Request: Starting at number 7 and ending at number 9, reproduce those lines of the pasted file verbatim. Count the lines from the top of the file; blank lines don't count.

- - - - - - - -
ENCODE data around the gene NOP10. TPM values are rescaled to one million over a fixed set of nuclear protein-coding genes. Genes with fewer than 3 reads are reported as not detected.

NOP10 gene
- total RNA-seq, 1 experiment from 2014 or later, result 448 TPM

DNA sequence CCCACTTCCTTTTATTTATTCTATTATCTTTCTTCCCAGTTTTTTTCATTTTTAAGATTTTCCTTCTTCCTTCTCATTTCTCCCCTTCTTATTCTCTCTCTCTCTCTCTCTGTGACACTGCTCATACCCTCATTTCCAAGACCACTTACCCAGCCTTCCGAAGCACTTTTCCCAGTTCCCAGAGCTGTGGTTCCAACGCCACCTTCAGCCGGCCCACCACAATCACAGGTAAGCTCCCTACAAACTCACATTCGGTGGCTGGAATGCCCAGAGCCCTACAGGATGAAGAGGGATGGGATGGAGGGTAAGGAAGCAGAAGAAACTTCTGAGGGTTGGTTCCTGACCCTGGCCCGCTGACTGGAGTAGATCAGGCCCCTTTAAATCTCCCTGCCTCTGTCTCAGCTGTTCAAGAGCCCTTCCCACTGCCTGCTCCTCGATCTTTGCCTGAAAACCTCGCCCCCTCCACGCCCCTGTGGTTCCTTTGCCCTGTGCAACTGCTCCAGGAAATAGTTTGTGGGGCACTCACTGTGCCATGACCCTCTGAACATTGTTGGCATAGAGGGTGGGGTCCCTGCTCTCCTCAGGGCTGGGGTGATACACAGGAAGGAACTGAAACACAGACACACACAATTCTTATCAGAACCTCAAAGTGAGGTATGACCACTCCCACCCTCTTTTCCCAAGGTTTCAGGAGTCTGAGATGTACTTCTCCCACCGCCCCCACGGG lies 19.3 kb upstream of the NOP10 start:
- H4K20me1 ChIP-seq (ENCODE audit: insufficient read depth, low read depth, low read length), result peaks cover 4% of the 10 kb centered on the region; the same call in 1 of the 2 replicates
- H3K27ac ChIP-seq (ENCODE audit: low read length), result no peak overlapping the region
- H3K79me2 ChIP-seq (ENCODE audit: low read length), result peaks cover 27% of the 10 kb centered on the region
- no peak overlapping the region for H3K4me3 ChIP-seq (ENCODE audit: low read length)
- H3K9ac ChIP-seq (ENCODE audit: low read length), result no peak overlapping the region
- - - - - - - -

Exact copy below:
- H3K79me2 ChIP-seq (ENCODE audit: low read length), result peaks cover 27% of the 10 kb centered on the region
- no peak overlapping the region for H3K4me3 ChIP-seq (ENCODE audit: low read length)
- H3K9ac ChIP-seq (ENCODE audit: low read length), result no peak overlapping the region